Tuesday
Jul102007

INTERPOL - Our Love To Admire

interpol-our%20love.jpgOn their third album, NYC's Interpol serve a quiet notice that their days of being lazily compared to Joy Division, the Smiths, Chameleons, et al, should be put to pasture. Sure, those links remain, but the band is now firmly in command of a sound that is immediately identifiable as their own. Our Love To Admire is a potently slick album, even by their standards (you can almost hear the snapping of surgical gloves as album plays...). The band displays great confidence in their appeal, never condescending to produce an obvious single on this major-label debut.
Tuesday
Jul102007

ULRICH SCHNAUSS - Goodbye

schnaussu.-goodbye.jpgEver since My Bloody Valentine broke-up/retired/went-into-hiding, barely a month goes by before another band is christened heirs to their ethereal throne. Now, I'm not saying Ulrich Schnauss is the next MBV (he lacks their powerful multi-guitar attack), but his music has a similar effect on the body and soul. The long-awaited follow-up to 2004's excellent A Strangely Isolated Place, Goodbye is an album that doesn't so much play as it does drift out of your stereo. Give this album a few spins, and that drift becomes a gorgeous fog which you'll quite happily allow to fill the room.

Tuesday
Jul102007

ST. VINCENT - Marry Me

st.vincent-marry%20me.jpgCredit to Sufjan Stevens: the man knows a great singer/guitarist when he sees one. First we had Shara Worden (AKA My Brightest Diamond), now Annie Clark is St. Vincent, a Stevens and Polyphonic Spree alum who is more than worthy of the spotlight herself. Unlike the operatic powerhouse of Worden, Clark's pipes are more delicate and layered in recording. Her guitar playing is truly impressive, both tasteful and explosive as the moment demands. Marry Me is a superb collection of keen, whimsical, ambitious pop music; a far rarer find than its unfettered cover suggests.

Monday
Jul092007

JUSTICE - †

justice-t.jpgThere is a music gene over which the French maintain a puzzling monopoly: the electro-funk dance gene. Many of the country's best acts, from Air to Phoenix, have a relationship with dance music which is far less self-conscious than that of their North American counterparts. Inside of worrying about whether or not it's kitsch, Justice revel in the pure sonic power of their robot music. The result is their relentless debut: † ("cross"). Alongside song titles of such weight as "Genesis", "Let There Be Light" and "Waters of Nazareth", come titanic, inventive booty-shakers that refuse to sit still.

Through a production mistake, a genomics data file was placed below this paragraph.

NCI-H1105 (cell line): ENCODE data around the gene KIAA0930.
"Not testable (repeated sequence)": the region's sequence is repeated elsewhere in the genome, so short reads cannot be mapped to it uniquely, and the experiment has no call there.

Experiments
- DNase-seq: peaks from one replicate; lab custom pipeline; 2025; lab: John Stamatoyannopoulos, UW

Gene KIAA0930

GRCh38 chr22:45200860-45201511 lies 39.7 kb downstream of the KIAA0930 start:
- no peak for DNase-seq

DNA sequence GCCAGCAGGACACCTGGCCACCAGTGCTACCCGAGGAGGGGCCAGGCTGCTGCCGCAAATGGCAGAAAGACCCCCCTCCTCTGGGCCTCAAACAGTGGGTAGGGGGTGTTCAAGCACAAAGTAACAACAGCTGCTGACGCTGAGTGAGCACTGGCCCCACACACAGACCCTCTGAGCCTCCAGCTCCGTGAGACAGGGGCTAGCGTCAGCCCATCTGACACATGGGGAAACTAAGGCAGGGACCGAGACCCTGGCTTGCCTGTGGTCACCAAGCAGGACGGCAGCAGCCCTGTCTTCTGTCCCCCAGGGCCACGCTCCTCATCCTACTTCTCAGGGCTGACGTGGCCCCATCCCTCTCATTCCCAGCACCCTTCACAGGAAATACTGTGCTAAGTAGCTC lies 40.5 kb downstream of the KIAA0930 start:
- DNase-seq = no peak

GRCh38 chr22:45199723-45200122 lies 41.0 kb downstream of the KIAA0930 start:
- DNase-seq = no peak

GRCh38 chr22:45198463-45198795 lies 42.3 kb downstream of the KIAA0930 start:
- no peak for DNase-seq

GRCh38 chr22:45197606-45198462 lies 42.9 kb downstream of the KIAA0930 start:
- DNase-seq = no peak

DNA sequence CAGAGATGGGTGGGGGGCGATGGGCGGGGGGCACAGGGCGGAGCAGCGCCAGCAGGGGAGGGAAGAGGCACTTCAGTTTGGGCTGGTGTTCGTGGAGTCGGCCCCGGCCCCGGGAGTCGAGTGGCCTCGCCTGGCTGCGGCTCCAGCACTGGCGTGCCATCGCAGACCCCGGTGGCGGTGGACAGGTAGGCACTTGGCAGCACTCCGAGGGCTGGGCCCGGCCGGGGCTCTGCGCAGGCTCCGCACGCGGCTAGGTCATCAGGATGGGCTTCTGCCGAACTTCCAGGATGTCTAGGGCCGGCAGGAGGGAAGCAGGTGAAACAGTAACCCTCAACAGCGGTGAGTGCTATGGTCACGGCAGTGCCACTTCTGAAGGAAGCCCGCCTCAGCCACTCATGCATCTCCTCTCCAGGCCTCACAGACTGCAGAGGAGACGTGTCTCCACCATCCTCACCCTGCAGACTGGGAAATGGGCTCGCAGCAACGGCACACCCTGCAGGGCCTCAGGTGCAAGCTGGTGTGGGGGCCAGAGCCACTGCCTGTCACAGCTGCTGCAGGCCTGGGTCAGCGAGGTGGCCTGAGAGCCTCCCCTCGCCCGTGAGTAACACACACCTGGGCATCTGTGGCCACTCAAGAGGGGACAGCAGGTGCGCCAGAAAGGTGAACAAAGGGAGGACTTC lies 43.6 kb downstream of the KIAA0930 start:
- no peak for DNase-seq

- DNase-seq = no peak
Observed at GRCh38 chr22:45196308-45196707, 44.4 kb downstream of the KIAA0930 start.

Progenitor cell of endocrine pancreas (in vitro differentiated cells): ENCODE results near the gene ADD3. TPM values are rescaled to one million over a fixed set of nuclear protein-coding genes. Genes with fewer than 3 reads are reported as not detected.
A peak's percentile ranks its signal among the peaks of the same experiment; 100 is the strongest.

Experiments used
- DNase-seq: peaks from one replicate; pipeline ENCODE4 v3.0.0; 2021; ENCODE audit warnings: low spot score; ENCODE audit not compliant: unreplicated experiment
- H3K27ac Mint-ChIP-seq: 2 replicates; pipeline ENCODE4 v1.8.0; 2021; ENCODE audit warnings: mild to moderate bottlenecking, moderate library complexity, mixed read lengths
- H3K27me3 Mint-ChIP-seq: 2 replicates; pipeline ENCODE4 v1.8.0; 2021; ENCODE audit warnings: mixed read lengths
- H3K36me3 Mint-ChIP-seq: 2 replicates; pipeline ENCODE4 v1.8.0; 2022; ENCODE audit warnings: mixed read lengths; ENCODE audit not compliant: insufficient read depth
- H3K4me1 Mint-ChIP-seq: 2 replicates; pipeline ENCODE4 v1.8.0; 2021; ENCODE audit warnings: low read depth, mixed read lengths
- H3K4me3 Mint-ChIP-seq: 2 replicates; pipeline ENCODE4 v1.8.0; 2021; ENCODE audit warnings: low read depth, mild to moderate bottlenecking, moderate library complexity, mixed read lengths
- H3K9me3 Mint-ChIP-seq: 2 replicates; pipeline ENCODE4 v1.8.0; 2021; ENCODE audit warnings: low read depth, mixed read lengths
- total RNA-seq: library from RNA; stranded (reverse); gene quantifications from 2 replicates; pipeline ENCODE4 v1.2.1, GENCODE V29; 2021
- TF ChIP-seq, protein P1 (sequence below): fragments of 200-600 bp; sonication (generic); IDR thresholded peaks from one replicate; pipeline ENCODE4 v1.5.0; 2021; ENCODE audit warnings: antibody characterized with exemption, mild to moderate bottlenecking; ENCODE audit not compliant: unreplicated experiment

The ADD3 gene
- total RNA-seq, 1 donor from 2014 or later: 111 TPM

Friday
Jul062007

A BAND OF BEES - Octopus

bees-octopus.jpgWhile never receiving the avalanche of ink that accompany so many of their British contemporaries, The Bees (or A Band Of Bees as they are legally known in North America) continue to make some of the best pop records in that country. Considering their shameless genre-hopping and 60s/70s faithful production style, maybe they're just too much of a chameleon to be pinned down. Like its eight-armed namesake, this album has its hands everywhere at once: pop, soul, reggae, folk, country, you name it. Its saving grace is that no matter what shape it takes, the melody remains primary.
Friday
Jul062007

TIMBER TIMBRE - Medicinals

timber%20timbre-medicinals.jpgThe second album from Toronto songwriter Taylor Kirk feels far removed from this part of the world. A near-perfect blend of closing-time New Orleans jazz horns and Appalachian porch-folk suffering from sun-stroke, Medicinals is all haze and the cracks of light which illuminate it. While only a half-hour long, the album is deeply engaging and stays with you long after it ends. Pairing songs about winter, devils, and spells with this sort of music is nothing new, but Kirk takes to it like an old soul. The result is an album which is short, but never rushed: simply lovely.

Thursday
Jul052007

EUROS CHILDS - Chops

euros%20childs-chops.jpg

From the visual pun of the cover art to titles like "Stella Is A Pygmy" (Parts 1, 2 and 3!), the former Gorky's Zygoti Mynci leader is still forging his own little surreal and charming sound world.  With his solo debut, he proves the breakup of his former band was a good move, following their dreary swan-song, Sleep/Holiday.  Recorded mostly by himself, Childs employs mostly acoustic guitars and layered keyboards to his deranged songs, ranging from half-minute loony tunes to longer hypnotic pieces based on repeated mantra-like lyrics. 

Thursday
Jul052007

THE WHITE STRIPES - Icky Thump

white%20stripes%20-%20icky.jpg

I'll start with the warning that the White Stripes are one of my favorite bands so I may be a bit biased. With that being said this record is amazing!!! After changing things up with the previous album, Get Behind Me Satan, they have returned to the crunching guitars and insane riffs that made me love them in the first place. Even with a return to the old sound, the record sounds fresh, new, and, to my surprise, even comedic, as heard in the hilarious "Rag & Bone" where the pair go searching for garage sales and free junk. A must-have for any fan and a nice intro for those unfamiliar with the pair. 

Thursday
Jul052007

ANTON BRUCKNER/SIMON RATTLE - Symphony No. 4

bruckner-symphony4.jpgThe Wagnerian magnificence of Bruckner's Symphony No. 7 was a revelatory discovery for me last year so I decided to explore some of his earlier symphonies.  Symphony No. 4  took the composer seven years(!) to complete and what a struggle it must have been.  It contains everything I love about Bruckner, slow quiet moments and massive wall-of-sound climaxes.

Wednesday
Jul042007

RAISING THE FAWN - Sleight of Hand

raising%20the%20fawn-sleight.jpgSleight of Hand's opening chords ring out with a reverb-drenched urgency that announces the arrival of The Fawn's fourth and best full-length yet. Never short on ambition, the band's switch from longer pieces to more concise structures shows them at the top of their game. The album covers a broad spectrum, from tender falsetto acoustic numbers such as "Two Wives", to the heavy rhythms and rich harmonies of "Palace Gates". The crowning achievement is "Cypress Fields", whose booming bass and polyrhythmic drumming see-saws from primal breakdowns to harmony-laden pop.